Check Up to Assess Risk: Pharmacies Offering Free Diabetes Tests to Help Curb Disease
By Kim Archer, Tulsa World, Okla.
Aug. 4–Next time you’re picking up a pack of gum or a prescription at your neighborhood pharmacy, you might check out your risk of developing diabetes.
The University of Oklahoma has launched a research project offering free diabetes risk assessments for adults at more than 40 pharmacies in the state. That number is expected to grow to 150 by year’s end.
“Community pharmacies are accessible. You’ve got them everywhere, in rural areas and metropolitan areas,” said Nancy Letassy, the director of diabetes education and training at the Harold Hamm Oklahoma Diabetes Center. “Physicians aren’t always as accessible.”
The Hamm center and the OU College of Pharmacy are leading the “Know Your Risk” project to curb the high prevalence of diabetes among Oklahomans.
“We have a disproportionate share of diabetes in this state,” Letassy said. “We rank high for obesity and have larger numbers of ethnic groups, such as native Americans, African-Americans and Hispanics who have diabetes. And our diets include a higher fat intake.”
Diabetes is a disease in which the body does not produce or properly use insulin. In Type 1 diabetes, the
body does not produce insulin. In the more common Type 2 diabetes, the body fails to properly use the insulin it produces. The condition increases the risk of heart disease, stroke, kidney disease, blindness and limb amputations.
Through the program, seniors in OU’s pharmacy school approach customers at area pharmacies with a one-page questionnaire to identify people who have pre-diabetes and are at risk of developing Type 2 diabetes. The assessment is voluntary and no identifying information is required.
Pre-diabetes refers to those whose blood glucose levels are higher than normal but are not yet in the diabetic range. Those at high risk are encouraged to see a doctor and get a blood test for the disease, Letassy said.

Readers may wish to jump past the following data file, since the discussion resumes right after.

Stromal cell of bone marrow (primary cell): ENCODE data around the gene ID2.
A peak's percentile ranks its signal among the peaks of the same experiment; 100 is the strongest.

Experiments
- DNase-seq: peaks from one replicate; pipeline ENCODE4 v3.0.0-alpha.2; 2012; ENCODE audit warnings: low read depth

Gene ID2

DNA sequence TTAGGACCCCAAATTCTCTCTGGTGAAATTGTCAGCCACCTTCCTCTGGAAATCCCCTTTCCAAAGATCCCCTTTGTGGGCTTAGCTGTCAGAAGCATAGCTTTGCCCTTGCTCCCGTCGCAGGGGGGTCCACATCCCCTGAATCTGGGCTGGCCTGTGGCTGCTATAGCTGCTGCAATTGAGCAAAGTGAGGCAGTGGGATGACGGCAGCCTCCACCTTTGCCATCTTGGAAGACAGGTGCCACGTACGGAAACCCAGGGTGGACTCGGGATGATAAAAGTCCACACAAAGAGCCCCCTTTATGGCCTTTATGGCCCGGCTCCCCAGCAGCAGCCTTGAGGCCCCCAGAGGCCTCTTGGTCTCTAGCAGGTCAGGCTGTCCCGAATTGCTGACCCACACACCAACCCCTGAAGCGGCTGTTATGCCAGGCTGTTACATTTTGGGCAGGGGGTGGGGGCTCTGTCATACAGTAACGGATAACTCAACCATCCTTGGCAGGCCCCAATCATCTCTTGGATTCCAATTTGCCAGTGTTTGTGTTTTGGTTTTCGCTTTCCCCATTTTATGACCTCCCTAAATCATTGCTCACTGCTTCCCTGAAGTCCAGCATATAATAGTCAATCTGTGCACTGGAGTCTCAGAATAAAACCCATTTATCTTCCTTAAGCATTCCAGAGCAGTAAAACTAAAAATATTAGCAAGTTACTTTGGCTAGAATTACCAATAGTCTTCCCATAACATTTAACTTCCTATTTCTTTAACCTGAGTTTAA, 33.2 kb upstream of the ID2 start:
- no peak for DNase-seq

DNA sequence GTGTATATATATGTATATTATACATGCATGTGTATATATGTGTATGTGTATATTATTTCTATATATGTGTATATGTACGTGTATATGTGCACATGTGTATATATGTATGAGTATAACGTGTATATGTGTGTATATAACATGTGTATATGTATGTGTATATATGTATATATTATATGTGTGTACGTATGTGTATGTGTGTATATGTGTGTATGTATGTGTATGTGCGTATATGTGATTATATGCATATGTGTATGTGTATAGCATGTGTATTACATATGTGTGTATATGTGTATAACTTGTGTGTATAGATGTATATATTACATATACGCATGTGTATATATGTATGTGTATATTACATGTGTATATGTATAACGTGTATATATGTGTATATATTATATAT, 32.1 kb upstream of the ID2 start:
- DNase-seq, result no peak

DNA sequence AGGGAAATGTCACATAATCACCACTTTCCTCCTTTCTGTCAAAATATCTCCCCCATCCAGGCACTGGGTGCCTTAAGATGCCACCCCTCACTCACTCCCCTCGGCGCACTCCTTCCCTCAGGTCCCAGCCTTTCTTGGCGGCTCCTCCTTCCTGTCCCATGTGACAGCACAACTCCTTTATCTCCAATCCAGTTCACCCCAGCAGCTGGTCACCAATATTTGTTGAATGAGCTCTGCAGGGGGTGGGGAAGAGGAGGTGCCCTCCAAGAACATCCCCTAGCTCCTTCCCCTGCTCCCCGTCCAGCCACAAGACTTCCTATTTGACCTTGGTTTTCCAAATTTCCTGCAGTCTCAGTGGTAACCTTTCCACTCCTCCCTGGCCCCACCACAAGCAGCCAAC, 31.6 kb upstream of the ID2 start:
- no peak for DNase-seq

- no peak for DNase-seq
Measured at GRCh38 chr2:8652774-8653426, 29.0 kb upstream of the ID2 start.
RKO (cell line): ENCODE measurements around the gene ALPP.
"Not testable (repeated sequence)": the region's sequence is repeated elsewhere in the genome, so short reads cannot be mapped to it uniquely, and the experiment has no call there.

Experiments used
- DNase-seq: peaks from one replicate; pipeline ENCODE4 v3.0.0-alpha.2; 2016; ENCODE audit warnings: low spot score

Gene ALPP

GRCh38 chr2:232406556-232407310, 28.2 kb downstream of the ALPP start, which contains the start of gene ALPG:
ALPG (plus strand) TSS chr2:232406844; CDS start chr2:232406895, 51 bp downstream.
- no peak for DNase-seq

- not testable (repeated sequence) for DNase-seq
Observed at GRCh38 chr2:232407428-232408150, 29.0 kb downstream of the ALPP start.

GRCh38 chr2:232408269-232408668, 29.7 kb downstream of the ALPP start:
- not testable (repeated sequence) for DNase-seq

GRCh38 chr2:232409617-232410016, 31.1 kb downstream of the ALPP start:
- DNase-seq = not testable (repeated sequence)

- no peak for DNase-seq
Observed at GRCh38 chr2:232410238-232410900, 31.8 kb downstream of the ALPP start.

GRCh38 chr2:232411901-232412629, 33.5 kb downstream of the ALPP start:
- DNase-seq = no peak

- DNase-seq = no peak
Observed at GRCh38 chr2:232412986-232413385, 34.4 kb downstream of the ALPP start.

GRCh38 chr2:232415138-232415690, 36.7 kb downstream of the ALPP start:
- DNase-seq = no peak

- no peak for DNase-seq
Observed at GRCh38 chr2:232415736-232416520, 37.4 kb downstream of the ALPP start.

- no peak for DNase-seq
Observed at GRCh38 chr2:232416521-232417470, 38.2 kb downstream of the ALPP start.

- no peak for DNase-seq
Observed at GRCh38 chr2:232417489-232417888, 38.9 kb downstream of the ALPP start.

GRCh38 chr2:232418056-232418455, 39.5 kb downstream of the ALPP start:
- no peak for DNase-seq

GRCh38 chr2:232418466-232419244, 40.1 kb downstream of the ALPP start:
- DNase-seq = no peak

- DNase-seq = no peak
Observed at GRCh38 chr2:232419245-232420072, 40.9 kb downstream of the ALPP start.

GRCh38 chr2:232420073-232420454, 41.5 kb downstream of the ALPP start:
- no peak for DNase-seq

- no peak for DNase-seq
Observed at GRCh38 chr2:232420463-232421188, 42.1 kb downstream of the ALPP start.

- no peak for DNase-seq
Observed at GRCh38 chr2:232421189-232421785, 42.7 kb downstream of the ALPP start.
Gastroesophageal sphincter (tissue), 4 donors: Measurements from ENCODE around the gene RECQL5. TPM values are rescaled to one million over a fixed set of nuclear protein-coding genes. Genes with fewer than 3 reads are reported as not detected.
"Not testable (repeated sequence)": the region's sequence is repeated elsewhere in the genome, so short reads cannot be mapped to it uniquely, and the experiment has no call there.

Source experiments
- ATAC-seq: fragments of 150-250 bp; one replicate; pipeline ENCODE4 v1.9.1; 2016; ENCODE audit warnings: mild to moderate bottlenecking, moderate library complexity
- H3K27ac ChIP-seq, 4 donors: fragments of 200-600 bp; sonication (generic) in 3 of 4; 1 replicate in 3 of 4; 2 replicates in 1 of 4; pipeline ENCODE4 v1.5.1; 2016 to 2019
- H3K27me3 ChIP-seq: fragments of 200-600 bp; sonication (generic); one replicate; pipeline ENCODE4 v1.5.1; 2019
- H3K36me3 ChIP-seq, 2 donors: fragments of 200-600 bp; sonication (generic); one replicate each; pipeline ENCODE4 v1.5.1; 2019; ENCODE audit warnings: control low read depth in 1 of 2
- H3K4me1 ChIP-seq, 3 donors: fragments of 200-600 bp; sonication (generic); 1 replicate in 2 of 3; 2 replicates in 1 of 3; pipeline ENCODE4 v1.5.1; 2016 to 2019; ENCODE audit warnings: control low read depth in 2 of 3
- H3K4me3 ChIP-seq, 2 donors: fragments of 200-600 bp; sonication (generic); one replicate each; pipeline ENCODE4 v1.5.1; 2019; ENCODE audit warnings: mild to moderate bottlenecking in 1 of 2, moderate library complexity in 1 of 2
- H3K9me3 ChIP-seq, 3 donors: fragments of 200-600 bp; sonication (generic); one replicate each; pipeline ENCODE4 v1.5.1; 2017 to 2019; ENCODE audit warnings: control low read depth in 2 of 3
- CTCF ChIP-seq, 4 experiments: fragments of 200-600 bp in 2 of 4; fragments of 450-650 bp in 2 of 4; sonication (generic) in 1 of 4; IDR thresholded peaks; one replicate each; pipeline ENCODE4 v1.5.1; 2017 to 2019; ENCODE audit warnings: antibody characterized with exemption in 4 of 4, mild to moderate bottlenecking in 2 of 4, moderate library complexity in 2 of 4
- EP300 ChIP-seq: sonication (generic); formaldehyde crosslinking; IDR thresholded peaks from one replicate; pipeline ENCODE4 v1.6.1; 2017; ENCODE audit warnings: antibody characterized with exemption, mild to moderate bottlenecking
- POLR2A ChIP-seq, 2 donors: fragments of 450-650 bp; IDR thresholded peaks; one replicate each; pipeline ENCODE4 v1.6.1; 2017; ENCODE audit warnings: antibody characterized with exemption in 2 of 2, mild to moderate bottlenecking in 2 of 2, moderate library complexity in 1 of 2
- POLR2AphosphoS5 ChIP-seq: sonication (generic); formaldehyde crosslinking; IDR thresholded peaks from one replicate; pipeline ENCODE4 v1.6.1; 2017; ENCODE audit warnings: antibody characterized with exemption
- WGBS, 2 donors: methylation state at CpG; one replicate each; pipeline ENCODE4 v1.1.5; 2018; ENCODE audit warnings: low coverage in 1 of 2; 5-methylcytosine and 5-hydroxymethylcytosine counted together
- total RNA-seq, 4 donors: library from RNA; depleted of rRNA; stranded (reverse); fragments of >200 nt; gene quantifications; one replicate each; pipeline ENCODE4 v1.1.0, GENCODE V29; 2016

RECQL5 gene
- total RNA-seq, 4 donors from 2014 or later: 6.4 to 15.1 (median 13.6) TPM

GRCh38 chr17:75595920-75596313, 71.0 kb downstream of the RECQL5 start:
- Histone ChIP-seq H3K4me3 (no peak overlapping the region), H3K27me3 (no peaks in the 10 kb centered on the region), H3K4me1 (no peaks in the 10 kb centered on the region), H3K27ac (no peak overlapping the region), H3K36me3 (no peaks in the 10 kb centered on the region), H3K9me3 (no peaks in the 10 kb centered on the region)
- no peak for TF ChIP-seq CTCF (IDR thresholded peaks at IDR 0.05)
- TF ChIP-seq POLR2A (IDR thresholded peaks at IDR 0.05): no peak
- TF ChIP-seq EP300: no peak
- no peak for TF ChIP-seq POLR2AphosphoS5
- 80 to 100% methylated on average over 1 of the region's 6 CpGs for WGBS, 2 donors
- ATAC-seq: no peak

An estimated 54 million Americans, including 500,000 Oklahomans, have pre-diabetes.
If people with pre-diabetes lost just 5 percent to 7 percent of their body weight and walked 1 1/2 hours each week, their risk of developing diabetes would be reduced by 58 percent, according to the U.S. Centers for Disease Control and Prevention.
The Oklahoma State Department of Health says that diabetes has been diagnosed in nearly 10 percent of Oklahomans, and an additional 6 percent don’t know they have the chronic disease.
Oklahoma has the sixth-highest mortality rate from diabetes in the country, health officials said.
Edie Schneeberger of Oklahoma City was tagged as high risk for the disease through her pharmacist a number of years ago.
“I was pretty resistant,” she said. After undergoing blood tests, she found out that she had Type 2 diabetes. A lifestyle change was in order.
“My doctor let me spew and shout and scream and carry on. I told her I had no time for this. Then she said: ‘It’s your health. You don’t have time not to.’ ” Schneeberger said. She has since lost weight, learned to eat better and been exercising more.
“If you’re a diabetic or pre-diabetic, you want to know,” she said. “Believe me. I want to keep my eyesight and my body parts. Knowing it is so much better than not knowing.”
Kim Archer 581-8315 email@example.com
Risk factors for diabetes or pre-diabetes
— Age 45 or older
— Overweight or body mass index greater than 25 (although skinny people can have diabetes)
— Diagnosis of elevated cholesterol
— Diagnosis of high blood pressure
— High blood sugar
— Family history of diabetes, especially in a parent or sibling
— History of cardiovascular disease, such as heart attack or stroke Family background, especially Alaska Native, American Indian, African-American, Hispanic/Latino, Asian American or Pacific Islander
— Gestational diabetes or giving birth to a baby weighing more than 9 pounds
— In women, a diagnosis of polycystic ovarian syndrome
Source: National Institutes of Health
Couch Pharmacy, 444 S. Sheridan Road
Drug Warehouse #19, 3063 S. Sheridan Road
Drug Warehouse #2, Claremore
Med-X #20, 6040 S. Yale Ave.
Med-X #15, Bixby Osborn Drugs, Miami
OU Clinic Pharmacy, 4444 E. 41st St.
Raley Pharmacy, Catoosa
Reasor’s Pharmacy #13, 11005 E. 41st St.
Reasor’s Pharmacy #17, Catoosa
Reasor’s Pharmacy #9, Owasso
Reasor’s Pharmacy #14, Broken Arrow
Saffa Compounding Pharmacy, 8002 S. Sheridan Road
Sam’s Club Pharmacy #10-8263, 4420 S. Sheridan Road
Spoon Drug, Sand Springs
T. Roy Barnes Drugry #04, 3404 S. Yale Ave.
T. Roy Barnes Drugry #05, 9757 E. 31st St.
Inola Drug, Inola
Walgreens Pharmacy #11588, 3218 S. 79th East Ave.
Wal-Mart Pharmacy #12, Claremore
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Copyright (c) 2008, Tulsa World, Okla.
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